Guillen and Bonta advanced through the primary to compete in the November election, making District 18 one of 16 state Assembly races where the top two candidates are of the same party.

But Wong noted that California’s first top-two primary — where the two candidates who receive the most votes advance to the general election regardless of their party preference — did not appear to impact the election results, in terms of the success of ethnic candidates.

“In California, almost a third of API (Asian Pacific Islander) voters are no party preference, yet there was not an API candidate that would not have been expected to win in a pre-open primary scenario that won in the new open primary system,” he observed.

The effects of redistricting, however, did positively impact many candidates of color. As Efrain Escobedo, principal at Latino Research and Communications, LLC, observed: “Latino candidates were trying to maximize whatever opportunities were created by the redistricting process.

“Out in San Bernardino, you have a Latino candidate who is running in what used to be Mary Bono Mack’s district, a traditionally Republican district. And out in the Central Valley you have a race that has gotten some attention — a Latino former astronaut running in what has been more traditionally a Republican congressional district.”

Escobedo also noted that there were a number of races where Latino candidates were competing against one another.

“Awhile back we were just looking for a single Latino candidate to run. We are now having a good problem, a burden of evolving leadership where we have multiple Latino candidates with well-established leadership tracks running against each other,” he said.

Escobedo pointed to two districts in Los Angeles, state Assembly Districts 51 and 58, as having a crowded field of well-qualified Latino candidates with strong histories of community involvement.

Armando Chavez, consultant to the California Latino Legislative Caucus, noted that out of their current caucus members they only gave up one seat and have the potential to gain quite a few more in November.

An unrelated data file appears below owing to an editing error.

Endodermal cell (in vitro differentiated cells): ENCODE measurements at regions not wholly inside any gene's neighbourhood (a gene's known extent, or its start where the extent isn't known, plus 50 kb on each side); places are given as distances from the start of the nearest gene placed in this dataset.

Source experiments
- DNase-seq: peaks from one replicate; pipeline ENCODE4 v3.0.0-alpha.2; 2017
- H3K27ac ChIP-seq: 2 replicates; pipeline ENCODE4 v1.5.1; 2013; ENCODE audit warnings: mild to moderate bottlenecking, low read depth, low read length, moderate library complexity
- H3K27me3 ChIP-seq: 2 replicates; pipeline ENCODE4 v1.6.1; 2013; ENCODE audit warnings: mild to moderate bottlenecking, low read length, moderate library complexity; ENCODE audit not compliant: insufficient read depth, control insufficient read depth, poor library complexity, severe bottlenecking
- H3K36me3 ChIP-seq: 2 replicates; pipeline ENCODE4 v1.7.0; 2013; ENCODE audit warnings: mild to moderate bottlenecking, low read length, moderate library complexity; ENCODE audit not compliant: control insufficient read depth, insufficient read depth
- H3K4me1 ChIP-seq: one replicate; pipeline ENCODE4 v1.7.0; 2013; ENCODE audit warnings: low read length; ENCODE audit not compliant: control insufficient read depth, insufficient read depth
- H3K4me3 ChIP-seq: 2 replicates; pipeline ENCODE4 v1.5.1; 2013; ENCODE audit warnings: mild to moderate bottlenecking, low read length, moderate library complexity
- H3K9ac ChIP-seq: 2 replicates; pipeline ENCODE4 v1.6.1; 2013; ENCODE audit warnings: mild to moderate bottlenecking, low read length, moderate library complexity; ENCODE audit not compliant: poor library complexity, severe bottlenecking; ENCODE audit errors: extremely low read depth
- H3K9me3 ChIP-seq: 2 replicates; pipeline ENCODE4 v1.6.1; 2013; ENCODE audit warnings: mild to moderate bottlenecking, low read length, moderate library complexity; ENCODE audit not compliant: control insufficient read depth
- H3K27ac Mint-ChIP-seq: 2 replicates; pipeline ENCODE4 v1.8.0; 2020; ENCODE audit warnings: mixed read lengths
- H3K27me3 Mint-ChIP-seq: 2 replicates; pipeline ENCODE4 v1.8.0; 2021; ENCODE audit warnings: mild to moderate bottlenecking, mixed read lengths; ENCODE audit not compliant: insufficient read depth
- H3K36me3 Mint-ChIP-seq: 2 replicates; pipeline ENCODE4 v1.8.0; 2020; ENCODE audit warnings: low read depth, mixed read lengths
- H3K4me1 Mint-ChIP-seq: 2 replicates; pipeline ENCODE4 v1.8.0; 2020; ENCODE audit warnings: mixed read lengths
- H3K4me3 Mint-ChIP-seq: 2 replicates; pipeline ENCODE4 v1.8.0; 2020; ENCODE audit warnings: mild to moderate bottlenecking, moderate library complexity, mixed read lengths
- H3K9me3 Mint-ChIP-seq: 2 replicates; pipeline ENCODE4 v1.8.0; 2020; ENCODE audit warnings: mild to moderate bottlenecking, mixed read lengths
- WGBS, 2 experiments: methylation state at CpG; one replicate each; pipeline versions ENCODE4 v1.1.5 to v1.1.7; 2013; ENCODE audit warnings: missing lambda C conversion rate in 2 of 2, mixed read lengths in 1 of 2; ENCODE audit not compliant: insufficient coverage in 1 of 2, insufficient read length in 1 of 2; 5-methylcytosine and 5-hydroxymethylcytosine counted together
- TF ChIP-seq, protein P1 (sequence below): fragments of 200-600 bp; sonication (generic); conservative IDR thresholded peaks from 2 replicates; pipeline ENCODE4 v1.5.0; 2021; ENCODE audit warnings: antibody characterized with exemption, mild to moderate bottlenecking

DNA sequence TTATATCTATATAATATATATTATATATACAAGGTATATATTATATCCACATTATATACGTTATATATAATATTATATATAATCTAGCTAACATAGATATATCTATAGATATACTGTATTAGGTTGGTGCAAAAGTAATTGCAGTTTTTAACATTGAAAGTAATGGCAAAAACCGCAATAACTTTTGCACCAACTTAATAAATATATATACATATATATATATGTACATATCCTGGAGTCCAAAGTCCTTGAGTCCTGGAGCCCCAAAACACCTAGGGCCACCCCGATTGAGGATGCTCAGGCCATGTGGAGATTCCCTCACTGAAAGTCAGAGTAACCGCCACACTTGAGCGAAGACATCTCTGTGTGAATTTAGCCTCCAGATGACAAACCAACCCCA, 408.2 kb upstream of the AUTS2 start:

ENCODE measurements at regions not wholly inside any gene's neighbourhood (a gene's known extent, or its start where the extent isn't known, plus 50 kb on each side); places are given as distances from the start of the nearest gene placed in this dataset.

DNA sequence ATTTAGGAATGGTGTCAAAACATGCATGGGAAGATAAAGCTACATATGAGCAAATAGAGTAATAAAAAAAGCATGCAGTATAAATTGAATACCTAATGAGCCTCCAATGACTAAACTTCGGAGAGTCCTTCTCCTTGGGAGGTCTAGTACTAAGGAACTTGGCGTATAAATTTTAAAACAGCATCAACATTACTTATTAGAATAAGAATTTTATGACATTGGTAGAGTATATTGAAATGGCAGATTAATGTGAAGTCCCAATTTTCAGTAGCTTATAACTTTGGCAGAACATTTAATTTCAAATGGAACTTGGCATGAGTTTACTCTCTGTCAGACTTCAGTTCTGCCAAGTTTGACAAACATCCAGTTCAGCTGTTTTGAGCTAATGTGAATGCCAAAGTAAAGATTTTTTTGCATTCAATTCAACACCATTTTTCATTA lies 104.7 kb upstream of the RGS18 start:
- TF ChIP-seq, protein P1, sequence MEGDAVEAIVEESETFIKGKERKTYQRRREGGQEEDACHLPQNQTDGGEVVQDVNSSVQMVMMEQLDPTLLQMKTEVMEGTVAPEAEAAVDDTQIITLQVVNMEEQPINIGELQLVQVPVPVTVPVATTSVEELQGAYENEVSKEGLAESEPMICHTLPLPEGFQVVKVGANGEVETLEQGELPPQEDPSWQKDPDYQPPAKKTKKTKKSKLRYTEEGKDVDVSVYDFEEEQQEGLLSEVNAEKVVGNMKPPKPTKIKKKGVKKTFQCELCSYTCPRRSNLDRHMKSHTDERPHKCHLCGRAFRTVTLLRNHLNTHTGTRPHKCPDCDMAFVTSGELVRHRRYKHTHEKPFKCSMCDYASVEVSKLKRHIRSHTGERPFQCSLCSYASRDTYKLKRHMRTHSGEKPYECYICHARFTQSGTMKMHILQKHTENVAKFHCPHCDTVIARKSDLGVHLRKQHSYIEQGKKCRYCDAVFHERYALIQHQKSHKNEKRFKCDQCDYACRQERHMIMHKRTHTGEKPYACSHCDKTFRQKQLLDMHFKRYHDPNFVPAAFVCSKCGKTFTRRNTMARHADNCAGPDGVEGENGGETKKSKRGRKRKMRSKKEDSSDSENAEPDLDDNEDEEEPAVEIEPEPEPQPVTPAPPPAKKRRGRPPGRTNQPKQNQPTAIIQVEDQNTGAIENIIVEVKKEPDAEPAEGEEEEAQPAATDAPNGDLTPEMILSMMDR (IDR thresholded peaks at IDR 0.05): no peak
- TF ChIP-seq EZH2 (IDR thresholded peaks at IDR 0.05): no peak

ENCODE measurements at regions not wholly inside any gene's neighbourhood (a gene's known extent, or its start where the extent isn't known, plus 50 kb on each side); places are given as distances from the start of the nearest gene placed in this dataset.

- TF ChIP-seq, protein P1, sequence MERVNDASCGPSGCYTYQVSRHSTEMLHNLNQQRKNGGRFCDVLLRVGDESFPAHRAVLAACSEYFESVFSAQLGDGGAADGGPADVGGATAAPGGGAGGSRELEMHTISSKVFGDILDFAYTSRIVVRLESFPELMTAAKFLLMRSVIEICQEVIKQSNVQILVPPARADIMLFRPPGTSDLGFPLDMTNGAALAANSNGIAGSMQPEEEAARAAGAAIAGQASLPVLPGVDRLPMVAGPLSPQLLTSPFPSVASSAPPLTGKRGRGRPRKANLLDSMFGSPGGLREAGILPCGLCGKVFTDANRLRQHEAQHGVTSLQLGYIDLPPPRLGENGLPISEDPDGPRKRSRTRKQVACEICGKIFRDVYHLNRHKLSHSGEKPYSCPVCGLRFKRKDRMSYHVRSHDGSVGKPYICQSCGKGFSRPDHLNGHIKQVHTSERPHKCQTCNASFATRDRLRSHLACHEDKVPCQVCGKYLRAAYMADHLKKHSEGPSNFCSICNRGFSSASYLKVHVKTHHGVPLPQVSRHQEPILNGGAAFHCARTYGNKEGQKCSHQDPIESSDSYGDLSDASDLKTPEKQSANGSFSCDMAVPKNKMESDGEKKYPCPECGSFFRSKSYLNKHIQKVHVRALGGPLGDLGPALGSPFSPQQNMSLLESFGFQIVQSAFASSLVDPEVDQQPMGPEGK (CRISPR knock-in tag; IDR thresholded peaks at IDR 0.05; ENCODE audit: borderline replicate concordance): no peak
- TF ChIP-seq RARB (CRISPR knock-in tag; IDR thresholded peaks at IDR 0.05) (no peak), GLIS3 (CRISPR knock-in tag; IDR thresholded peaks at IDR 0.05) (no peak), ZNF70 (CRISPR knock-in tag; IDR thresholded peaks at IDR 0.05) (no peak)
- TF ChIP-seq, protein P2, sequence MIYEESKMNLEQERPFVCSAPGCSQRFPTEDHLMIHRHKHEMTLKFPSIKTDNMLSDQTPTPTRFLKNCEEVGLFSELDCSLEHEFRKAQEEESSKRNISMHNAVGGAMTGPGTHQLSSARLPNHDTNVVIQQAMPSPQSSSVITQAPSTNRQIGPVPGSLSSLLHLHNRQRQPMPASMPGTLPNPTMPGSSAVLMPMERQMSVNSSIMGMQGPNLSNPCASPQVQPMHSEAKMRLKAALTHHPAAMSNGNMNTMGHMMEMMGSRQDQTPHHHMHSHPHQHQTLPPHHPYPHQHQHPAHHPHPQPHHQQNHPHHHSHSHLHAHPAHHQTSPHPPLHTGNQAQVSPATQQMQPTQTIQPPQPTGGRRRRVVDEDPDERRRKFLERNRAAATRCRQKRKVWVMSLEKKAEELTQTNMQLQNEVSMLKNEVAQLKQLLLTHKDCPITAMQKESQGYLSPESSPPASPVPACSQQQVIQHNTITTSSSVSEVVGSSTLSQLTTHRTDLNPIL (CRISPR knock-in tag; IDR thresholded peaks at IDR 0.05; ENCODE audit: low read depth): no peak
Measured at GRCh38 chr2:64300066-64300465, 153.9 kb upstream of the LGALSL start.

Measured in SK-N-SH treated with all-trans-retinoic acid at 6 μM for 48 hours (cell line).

Political observers and legislators believe that the success of these candidates was also due to their success building coalitions across communities.

“We’ve never been dependent on Asian votes alone; we’ve always had to build coalitions,” said Wong. “Rob Bonta has built a strong coalition of Latinos, African Americans, and Asians, and Judy Chu has built a strong Latino coalition in her district.”

African Americans also benefitted from coalitions and cross-racial voting in the primary.

Asked about this, Sen. Curren D. Price Jr., chair of the California Legislative Black Caucus, wrote via e-mail: “The Caucus is encouraged by the election results in California’s primary, where African Americans kept their seats and stand to expand its numbers in the fall. In eight of nine races, African American candidates emerged as winners; some outright and others going strongly into the general election in November.”

And, he noted: “Despite lingering racial issues in some areas, the voters showed — in several districts that are not traditionally African American — that they will cross racial and ethnic lines to support a qualified candidate.

This, he said, “may indeed be a new paradigm in California.”